Thomas Jefferson Papers

From Thomas Jefferson to the Commissioners of the Federal District, 6 March 1792

To the Commissioners of the Federal District

Philadelphia Mar. 6. 1792.


It having been found impracticable to employ Majr. Lenfant about the federal city, in that degree of subordination which was lawful and proper, he has been notified that his services are at an end. It is now proper that he should receive the reward of his past services, and the wish that he should have no just cause of discontent suggests that it should be liberal. The President thinks of 2500. or 3000. dollars, but leaves the determination to you.—Ellicot is to go on, the week after the next, to finish laying off the plan on the ground, and surveying and platting the district. I have remonstrated with him on the excess of five dollars a day and his expences; and he has proposed striking off the latter; but this also is left to you, and to make the allowance retrospective. He is fully apprised that he is entirely under your orders, and that there will be no person employed but under your orders.—The enemies of this enterprize will take advantage of the retirement of Lenfant to trumpet an abortion of the whole. This will require double exertions to be counteracted. I inclose you the project of a loan which is agreed on, if you approve it. Your answer will be immediately expected and it is kept entirely secret, till the subscriptions are actually opened. With this money in aid of your other funds, the works may be pushed with such spirit as to evince to the world that it will not be relaxed. The immediate employment of a superintendant, of activity and intelligence equal to the nature of his functions and the public expectation becomes important. You will doubtless also consider it as necessary to advertize immediately for plans of the capitol and President’s house. The sketch of an advertizement for the plan of a capitol, which Mr. Johnson had sent to the President, is now returned with some alterations, and one also for a President’s house. Both of them subject to your pleasure, and when accomodated to that, if you will return them they shall be advertized here and elsewhere. The President thinks it of primary importance to press the providing as great quantities of brick, stone, lime, plank, timber &c. this year as possible. It will occur to you that the stone should be got by a skilful hand.—Knowing what will be your funds you will be able to decide which of the following works had better be undertaken for the present year.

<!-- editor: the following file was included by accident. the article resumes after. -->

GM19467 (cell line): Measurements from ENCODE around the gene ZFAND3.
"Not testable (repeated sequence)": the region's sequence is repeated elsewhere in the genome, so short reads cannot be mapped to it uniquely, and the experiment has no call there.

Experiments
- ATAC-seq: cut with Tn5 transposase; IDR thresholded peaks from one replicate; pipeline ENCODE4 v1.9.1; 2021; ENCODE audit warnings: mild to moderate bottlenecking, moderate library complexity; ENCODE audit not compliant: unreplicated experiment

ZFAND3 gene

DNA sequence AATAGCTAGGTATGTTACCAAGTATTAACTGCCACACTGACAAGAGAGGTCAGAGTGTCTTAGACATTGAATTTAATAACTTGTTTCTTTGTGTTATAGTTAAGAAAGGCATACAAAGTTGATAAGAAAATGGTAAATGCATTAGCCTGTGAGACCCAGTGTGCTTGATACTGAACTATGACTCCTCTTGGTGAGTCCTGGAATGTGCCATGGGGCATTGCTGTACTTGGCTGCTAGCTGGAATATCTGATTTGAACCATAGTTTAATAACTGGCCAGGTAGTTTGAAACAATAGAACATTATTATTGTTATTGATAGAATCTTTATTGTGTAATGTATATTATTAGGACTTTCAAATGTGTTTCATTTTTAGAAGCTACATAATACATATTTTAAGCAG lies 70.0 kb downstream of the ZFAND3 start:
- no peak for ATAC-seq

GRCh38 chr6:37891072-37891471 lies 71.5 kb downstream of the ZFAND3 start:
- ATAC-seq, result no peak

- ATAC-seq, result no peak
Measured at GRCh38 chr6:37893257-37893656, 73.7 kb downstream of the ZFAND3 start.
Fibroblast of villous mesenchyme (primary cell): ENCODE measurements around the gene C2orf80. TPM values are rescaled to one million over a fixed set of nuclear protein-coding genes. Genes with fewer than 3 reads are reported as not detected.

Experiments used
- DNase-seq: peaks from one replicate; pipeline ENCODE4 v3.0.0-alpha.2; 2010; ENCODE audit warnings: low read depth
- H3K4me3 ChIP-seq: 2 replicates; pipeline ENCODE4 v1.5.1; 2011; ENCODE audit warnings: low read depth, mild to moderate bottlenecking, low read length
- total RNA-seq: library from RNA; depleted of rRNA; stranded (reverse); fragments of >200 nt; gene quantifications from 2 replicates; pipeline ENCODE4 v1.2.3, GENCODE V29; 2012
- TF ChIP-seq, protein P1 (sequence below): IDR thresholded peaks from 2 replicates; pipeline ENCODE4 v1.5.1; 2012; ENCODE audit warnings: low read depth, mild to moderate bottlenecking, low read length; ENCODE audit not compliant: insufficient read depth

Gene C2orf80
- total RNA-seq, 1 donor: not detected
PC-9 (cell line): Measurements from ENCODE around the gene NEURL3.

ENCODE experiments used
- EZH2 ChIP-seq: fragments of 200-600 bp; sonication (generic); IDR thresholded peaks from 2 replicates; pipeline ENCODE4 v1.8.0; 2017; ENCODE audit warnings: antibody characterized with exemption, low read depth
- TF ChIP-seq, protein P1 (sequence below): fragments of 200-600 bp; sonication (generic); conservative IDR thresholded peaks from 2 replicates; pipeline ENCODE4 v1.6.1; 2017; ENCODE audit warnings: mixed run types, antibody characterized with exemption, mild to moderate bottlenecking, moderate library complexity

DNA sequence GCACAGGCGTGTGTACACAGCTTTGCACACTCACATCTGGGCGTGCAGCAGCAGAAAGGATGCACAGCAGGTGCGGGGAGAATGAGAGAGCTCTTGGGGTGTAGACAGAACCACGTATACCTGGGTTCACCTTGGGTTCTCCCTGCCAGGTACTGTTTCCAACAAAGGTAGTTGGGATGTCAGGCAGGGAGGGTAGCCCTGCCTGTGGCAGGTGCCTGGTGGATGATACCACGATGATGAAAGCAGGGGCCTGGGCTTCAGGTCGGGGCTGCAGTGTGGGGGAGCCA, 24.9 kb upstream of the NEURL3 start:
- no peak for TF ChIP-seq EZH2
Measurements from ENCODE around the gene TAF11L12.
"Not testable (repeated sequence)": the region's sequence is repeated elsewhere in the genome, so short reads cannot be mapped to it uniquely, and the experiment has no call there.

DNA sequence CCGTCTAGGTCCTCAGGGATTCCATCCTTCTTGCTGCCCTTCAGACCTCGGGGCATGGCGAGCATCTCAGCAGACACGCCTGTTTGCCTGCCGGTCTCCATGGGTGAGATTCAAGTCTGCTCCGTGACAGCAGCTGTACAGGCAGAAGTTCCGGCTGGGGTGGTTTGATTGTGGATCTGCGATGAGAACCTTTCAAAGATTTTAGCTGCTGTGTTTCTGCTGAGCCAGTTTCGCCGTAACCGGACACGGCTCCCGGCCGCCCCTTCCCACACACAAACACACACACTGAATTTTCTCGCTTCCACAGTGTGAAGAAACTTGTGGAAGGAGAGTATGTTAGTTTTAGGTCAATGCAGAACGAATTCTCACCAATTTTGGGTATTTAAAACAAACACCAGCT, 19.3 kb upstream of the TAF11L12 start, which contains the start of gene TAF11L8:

The cellars of both houses.

The foundations of one, or both.

Bridge over Rock creek, and the post road brought over it.



The affair of Mr. Carrol of Duddington’s house seems to call for settlement. The President thinks the most just course would be to rebuild the house in the same degree, using the same materials as far as they will go, and supplying what are destroyed or rendered unfit: so that the effect will be in fact only the removal of the house within his lot and in a position square with the streets.—Do you not think it would be expedient to take measures for importing a number of Germans and Highlanders? This need not be to such an extent as to prevent the employment of Eastern labourers which is eligible for particular reasons. If you approve of the importation of Germans, and have a good channel for it, you will use it of course. If you have no channel, I can help you to one.—Tho Roberdeau’s conduct has been really blameable, yet we suppose the principal object of the arrest was to remove him off the ground. As the prosecution of him to judgment might give room to misrepresentation of the motives, perhaps you may think it not amiss to discontinue the proceedings.—You will receive herewith a packet of papers among which are several projects and estimates which have been given in by different persons, and which are handed on to you, not as by any means carrying with them any degree of approbation, but merely that if you find any thing good in them, you may convert it to some account. Some of these contain the views of Lenfant. I have the honour to be with the most perfect esteem & respect Gentlemen your most obedt. & most hble servt.,

Th: Jefferson

PrC (DLC); at foot of text: “Johnson Carrol and Stewart.” FC (DNA: RG 360, DL). Tr (DNA: RG 42, DCLB).

The original sketch of an advertisement for the plan of the capitol, sent by Johnson to the President, has not been found. The packet of papers included a copy of L’Enfant’s own plan for “Operations Intended for the Ensuing Season in the Federal City,” enclosed in his to the President of 17 Jan. 1792, together with other, unidentified estimates (See Editorial Note on fixing the seat of government, Vol. 20: 60, and note).

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